A class action lawsuit was recently filed in San Francisco federal court, alleging that OpenAI’s ChatGPT tool “relied on harvesting mass quantities” of copyright-protected works without permission.
The plaintiffs are led by authors Paul Tremblay and Mona Awad. Tremblay wrote the novel The Cabin at the End of the World, which was adapted by M. Night Shyamalan into the movie Knock at the Cabin. Awad is a Canadian novelist and short-story writer known for darkly comic fiction such as Bunny, named a Best Book of 2019 by TIME, Vogue, and the New York Public Library.
The plaintiffs claim that the defendant company infringed the writers’ work when it illegally downloaded their novels to train ChatGPT to mimic human writing. The suit also alleged that ChatGPT’s answers to queries constitute infringement of the authors’ intellectual property rights.
The complaint alleges causes of action for direct copyright infringement, vicarious copyright infringement, violations of the Digital Millennium Copyright Act (DMCA), unjust enrichment, and negligence, among other claims.
The complaint explains that
ChatGPT allows users to enter text prompts, which ChatGPT then attempts to respond to in a natural way, i.e., ChatGPT can generate answers in a coherent and fluent way that closely mimics human language. If a user prompts ChatGPT with a question, ChatGPT will answer. If a user prompts ChatGPT with a command, ChatGPT will obey. If a user prompts ChatGPT to summarize a copyrighted book, it will do so.
The authors claim that ChatGPT can generate summaries of their novels when given the appropriate prompt. They say this can only be possible if the AI tool was trained on their copyrighted works.
Although AI tools that generate writing can be trained on any form of writing (including this blog, potentially), according to the complaint “Books … have always been a key ingredient in training datasets for large language models because books offer the best examples of high-quality long-form writing.”
In 2018, OpenAi revealed that it had “fed” ChatGPT a collection of more than 7,000 novels on BookCorpus, a collection assembled by AI researchers.
According to the complaint,
They copied the books from a website called Smashwords.com that hosts unpublished novels that are available to readers at no cost… Those novels, however, are largely under copyright. They were copied into the BookCorpus dataset without consent, credit, or compensation to the authors.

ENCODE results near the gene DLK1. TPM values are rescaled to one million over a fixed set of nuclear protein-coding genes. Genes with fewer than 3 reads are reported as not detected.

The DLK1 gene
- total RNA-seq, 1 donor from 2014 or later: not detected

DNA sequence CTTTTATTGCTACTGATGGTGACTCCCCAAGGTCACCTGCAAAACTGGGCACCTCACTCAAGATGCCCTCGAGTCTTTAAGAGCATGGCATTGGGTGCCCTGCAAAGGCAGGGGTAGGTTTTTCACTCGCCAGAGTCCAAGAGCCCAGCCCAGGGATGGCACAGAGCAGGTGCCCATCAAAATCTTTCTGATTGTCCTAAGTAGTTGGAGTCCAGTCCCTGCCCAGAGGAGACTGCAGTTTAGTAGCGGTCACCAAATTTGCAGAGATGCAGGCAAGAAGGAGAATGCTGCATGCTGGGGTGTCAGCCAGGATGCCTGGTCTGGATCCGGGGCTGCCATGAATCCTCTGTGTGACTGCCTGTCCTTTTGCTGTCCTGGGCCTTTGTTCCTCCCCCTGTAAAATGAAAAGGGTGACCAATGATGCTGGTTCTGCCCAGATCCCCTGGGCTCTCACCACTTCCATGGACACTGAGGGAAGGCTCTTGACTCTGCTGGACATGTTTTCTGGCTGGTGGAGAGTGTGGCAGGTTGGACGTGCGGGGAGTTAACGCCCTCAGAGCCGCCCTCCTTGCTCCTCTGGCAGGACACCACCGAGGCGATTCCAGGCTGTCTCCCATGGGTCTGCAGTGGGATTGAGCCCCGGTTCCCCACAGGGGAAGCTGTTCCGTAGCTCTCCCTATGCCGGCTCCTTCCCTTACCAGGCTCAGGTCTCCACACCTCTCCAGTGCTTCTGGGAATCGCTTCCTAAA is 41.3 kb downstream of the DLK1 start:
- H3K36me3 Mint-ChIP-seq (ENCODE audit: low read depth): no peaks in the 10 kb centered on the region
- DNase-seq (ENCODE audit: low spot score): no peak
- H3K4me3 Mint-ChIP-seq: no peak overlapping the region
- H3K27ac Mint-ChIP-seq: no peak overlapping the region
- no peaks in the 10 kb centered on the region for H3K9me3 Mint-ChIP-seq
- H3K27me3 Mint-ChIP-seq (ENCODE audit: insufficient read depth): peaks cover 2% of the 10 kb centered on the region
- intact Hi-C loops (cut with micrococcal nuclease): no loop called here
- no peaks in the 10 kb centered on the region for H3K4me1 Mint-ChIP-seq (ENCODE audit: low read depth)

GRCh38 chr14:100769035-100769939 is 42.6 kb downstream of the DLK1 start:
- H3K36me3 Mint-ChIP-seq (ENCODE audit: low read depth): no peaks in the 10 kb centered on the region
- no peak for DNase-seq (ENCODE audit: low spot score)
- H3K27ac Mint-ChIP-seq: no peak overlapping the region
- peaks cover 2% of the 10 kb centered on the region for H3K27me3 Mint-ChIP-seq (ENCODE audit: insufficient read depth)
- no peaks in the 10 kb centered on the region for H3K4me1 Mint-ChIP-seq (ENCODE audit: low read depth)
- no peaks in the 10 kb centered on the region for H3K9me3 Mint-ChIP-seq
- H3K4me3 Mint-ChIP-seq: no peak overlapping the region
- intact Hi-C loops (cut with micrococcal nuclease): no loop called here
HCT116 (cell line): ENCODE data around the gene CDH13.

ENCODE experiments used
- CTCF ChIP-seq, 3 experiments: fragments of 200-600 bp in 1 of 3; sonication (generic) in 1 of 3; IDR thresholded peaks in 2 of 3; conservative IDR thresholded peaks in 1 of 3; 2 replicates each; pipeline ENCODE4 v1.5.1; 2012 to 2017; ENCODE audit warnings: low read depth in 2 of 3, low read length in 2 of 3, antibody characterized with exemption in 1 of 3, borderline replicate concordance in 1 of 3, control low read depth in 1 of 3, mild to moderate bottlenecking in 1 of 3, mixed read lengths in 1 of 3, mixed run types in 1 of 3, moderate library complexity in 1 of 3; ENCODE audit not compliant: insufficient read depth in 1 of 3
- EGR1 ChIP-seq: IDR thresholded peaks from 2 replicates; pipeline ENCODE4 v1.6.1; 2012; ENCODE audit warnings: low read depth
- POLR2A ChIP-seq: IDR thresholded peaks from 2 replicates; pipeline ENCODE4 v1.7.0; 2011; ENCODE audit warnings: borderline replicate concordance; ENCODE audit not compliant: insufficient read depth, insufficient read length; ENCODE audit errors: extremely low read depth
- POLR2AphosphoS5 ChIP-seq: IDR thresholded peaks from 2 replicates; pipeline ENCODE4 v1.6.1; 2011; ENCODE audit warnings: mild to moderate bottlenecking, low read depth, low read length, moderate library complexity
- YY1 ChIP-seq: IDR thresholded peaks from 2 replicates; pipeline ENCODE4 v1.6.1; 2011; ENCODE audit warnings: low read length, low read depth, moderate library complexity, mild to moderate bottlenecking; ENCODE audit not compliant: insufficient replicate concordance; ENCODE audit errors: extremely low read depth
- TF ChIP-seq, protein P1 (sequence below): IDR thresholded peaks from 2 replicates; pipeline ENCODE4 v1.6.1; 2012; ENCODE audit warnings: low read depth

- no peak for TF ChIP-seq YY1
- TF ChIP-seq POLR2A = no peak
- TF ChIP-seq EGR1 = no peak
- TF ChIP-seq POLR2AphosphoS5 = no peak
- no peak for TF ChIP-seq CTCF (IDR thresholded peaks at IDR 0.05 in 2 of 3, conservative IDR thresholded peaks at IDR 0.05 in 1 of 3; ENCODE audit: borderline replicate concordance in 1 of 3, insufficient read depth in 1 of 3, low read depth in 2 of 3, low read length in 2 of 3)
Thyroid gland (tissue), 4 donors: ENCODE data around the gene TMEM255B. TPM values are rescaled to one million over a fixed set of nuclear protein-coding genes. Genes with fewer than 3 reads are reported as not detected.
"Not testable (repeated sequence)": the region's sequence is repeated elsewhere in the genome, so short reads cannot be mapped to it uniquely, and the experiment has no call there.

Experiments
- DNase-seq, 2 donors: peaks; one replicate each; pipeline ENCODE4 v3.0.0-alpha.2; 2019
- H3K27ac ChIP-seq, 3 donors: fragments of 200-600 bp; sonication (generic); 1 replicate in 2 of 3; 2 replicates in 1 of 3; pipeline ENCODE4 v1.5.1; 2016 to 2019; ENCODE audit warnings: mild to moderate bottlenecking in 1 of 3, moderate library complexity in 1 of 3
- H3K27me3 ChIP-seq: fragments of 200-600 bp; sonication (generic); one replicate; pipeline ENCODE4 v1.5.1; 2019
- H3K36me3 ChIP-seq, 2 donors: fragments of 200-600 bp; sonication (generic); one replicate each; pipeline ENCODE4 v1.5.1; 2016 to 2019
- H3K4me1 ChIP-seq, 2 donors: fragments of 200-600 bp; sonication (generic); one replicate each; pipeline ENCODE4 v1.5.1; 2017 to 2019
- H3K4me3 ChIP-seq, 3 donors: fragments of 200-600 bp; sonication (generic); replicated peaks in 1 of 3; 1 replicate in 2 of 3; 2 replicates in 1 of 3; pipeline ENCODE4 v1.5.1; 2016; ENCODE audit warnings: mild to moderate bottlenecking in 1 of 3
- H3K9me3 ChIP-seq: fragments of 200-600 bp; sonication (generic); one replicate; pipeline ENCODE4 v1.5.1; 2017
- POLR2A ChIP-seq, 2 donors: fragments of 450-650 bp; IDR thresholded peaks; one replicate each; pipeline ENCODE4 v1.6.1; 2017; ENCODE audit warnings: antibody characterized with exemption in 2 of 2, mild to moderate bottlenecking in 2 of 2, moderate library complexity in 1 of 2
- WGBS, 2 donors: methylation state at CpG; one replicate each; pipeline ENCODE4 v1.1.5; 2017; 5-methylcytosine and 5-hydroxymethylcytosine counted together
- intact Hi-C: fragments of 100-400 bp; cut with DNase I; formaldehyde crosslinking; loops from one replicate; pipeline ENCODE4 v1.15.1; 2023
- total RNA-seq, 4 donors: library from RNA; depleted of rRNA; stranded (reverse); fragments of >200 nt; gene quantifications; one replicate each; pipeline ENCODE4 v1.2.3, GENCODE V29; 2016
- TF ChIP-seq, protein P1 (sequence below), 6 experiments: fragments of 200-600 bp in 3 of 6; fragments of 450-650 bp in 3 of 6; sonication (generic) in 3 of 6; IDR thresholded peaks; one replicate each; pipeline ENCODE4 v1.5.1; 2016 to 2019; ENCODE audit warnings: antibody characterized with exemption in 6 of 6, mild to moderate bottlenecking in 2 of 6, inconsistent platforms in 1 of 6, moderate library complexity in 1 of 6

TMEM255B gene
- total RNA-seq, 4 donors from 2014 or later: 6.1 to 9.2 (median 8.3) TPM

OpenAI admits that some of its training data came from online collections of hundreds of thousands of books.
According to the plaintiffs, these collections are “notorious shadow library websites,” like Library Genesis, Z-Library, Sci-Hub and Bibliotik, that upload copyrighted material without permission.
As The Hollywood Reporter notes,
In a May hearing before the House Judiciary Subcommittee on Courts, Intellectual Property and the Internet examining the intersection of AI and copyright law, key players in Hollywood argued in favor of legislation to bar the rampant, unpermitted collection of their works to train AI systems.
The potential use of AI to replace human writers and actors has been an issue in the contract negotiations between Hollywood creative guilds and the AMPTP, which represents studios, networks, and streamers. The refusal of the AMPTP to substantively address the AI issue was one of the grounds for the ongoing strike by the Writers Guild of America (WGA).
As The Hollywood Reporter notes, OpenAI is also facing a proposed class action “claiming the billions of lines of computer code that its AI technology analyzes to generate its own code qualify as copyright infringement.” Just like novels, software code can be protected by copyright law.
We’ve previously reported on other issues involving AI and intellectual property.
For example, in this blog we wrote about how Getty Images commenced legal proceedings in the High Court of Justice in London against Stability AI, claiming Stability infringed its IP rights, including copyright, in content owned or represented by Getty Images by using copyrighted images to “train” AI engines to generate “new” content.
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